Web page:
Supportive Care in Cancer

, Volume 25, Issue 4, pp 1063–1069 | Cite as

Staphylococcus lugdunensis infections, filling in the gaps: a 3-year retrospective review from a comprehensive cancer center

  • Lior NesherEmail author
  • Jeffery Tarrand
  • Roy F Chemaly
  • Kenneth VI. Rolston
Original Article



Staphylococcus lugdunensis is considered to be more aggressive than other coagulase-negative staphylococci (CoNS). There are gaps in knowledge regarding the importance of isolating S. lugdunensis from different sources and in different patient subsets. Our objective was to describe the spectrum, clinical manifestations, and outcomes of infections caused by S. lugdunensis in patients with cancer.


A retrospective review of all cancer patients from whom S. lugdunensis was isolated in a pure culture from clinically significant sites.


Between 2011 and 2014, 2263 CoNS were isolated, of them 45 S. lugdunensis were isolated in a pure culture and were included in this analysis. Only three patients were neutropenic. Skin and skin structure infections (SSSIs) occurred most often (36 cases) followed by five blood stream infections, one of which had destructive endocarditis and four infections at other sites. Of the 36 SSSIs, 29 were related to surgical or invasive procedures, and six of these involved an implanted medical device. All isolates were susceptible to vancomycin, 98% to levofloxacin and 89% to oxacillin. All patients responded to the therapy.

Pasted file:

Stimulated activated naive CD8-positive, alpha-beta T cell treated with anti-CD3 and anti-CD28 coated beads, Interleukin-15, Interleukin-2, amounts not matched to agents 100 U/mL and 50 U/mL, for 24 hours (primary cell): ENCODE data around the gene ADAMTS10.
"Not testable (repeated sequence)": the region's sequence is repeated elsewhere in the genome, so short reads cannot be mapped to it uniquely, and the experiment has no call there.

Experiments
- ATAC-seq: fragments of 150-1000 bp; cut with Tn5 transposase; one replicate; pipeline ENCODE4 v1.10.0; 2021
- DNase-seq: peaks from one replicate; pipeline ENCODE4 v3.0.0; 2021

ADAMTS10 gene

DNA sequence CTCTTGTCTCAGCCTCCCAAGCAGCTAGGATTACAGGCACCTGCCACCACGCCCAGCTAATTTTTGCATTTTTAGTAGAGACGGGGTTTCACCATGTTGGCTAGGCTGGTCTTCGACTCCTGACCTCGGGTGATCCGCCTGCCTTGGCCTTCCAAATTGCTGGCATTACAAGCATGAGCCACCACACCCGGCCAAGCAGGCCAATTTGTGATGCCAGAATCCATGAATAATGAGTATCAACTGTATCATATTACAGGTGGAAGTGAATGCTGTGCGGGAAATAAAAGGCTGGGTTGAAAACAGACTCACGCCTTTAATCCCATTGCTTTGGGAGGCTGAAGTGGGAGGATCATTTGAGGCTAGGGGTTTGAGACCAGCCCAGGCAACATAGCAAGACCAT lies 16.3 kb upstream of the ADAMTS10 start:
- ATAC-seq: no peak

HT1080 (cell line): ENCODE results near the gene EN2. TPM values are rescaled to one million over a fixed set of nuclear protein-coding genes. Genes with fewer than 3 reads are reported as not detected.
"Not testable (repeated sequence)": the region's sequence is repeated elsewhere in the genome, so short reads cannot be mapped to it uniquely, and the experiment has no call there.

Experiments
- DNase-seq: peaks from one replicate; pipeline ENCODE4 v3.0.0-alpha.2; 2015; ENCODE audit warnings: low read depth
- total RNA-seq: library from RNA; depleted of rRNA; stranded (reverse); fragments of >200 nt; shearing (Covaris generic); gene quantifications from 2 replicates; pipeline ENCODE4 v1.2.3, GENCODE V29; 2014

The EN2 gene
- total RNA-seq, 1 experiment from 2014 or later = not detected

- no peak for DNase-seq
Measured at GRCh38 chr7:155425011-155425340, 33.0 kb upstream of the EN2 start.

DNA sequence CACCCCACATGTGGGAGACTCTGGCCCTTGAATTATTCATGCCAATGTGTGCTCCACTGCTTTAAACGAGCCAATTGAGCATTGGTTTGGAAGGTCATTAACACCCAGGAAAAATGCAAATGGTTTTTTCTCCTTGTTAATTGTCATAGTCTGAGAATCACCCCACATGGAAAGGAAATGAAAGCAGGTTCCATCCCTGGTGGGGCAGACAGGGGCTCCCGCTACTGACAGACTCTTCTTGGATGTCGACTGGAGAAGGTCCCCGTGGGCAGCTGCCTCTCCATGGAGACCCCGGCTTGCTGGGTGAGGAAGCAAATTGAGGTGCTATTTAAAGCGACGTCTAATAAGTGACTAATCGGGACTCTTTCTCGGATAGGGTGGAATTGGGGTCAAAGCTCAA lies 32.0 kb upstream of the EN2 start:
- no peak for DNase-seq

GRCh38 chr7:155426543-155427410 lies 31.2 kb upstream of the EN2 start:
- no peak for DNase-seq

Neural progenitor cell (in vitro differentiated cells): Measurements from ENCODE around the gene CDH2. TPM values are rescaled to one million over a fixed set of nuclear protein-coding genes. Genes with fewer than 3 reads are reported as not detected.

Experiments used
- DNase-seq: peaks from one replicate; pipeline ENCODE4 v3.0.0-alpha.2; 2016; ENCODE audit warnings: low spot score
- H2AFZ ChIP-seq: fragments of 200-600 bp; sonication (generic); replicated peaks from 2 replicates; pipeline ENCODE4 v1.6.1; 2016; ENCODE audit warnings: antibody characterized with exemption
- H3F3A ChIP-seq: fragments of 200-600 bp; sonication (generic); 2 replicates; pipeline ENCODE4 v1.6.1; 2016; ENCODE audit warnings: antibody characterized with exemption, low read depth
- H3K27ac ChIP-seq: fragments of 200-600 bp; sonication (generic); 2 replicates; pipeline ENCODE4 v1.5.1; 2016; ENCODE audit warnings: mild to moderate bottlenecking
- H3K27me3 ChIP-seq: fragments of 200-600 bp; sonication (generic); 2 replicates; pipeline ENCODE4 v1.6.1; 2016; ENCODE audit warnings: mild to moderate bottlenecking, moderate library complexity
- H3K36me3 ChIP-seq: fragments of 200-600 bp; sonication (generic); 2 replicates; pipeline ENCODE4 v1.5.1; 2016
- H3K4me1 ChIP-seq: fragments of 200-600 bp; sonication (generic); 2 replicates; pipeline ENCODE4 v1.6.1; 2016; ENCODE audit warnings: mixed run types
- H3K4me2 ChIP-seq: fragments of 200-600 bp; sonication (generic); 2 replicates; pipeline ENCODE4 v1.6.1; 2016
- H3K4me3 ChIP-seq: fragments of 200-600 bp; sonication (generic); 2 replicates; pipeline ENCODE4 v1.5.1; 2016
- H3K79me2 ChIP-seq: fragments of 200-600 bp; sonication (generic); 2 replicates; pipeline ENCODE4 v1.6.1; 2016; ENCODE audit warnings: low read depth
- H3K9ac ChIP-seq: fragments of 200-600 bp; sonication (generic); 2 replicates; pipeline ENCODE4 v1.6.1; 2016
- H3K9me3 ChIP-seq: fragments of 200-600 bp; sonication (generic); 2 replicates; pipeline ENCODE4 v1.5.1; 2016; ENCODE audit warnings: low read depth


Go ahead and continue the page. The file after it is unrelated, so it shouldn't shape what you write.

Cancer patients including those with neutropenia do not appear to have an increased frequency of infections caused by S. lugdunensis. SSSIs are predominant and are often associated with surgical procedures and/or implanted medical devices. Blood stream infections caused by S. lugdunensis are uncommon but may have an increased rate of serious complications such as endocarditis. Nevertheless, these organisms are generally susceptible to multiple classes of antimicrobial agents, and the overall response to therapy is high.


Staphylococcus lugdunensis Cancer patients Skin/skin structure infection 


Compliance with ethical standards

Conflict of interest

This study was supported in part by the NIH/NCI under award number P30CA016672 and used the Cancer Center Support Grant resources. The authors had a full control of the data, analysis, and writing of the manuscript, and no others had any input.


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Copyright information

© Springer-Verlag Berlin Heidelberg 2016

Authors and Affiliations

  1. 1.Department of Infectious Diseases, Infection Control and Employee HealthThe University of Texas MD Anderson Cancer CenterHoustonUSA
  2. 2.Infectious Disease Institute, Faculty of health sciencesBen-Gurion University, Soroka Medical CenterBeer-ShebaIsrael
  3. 3.Department of Laboratory MedicineThe University of Texas MD Anderson Cancer CenterHoustonUSA

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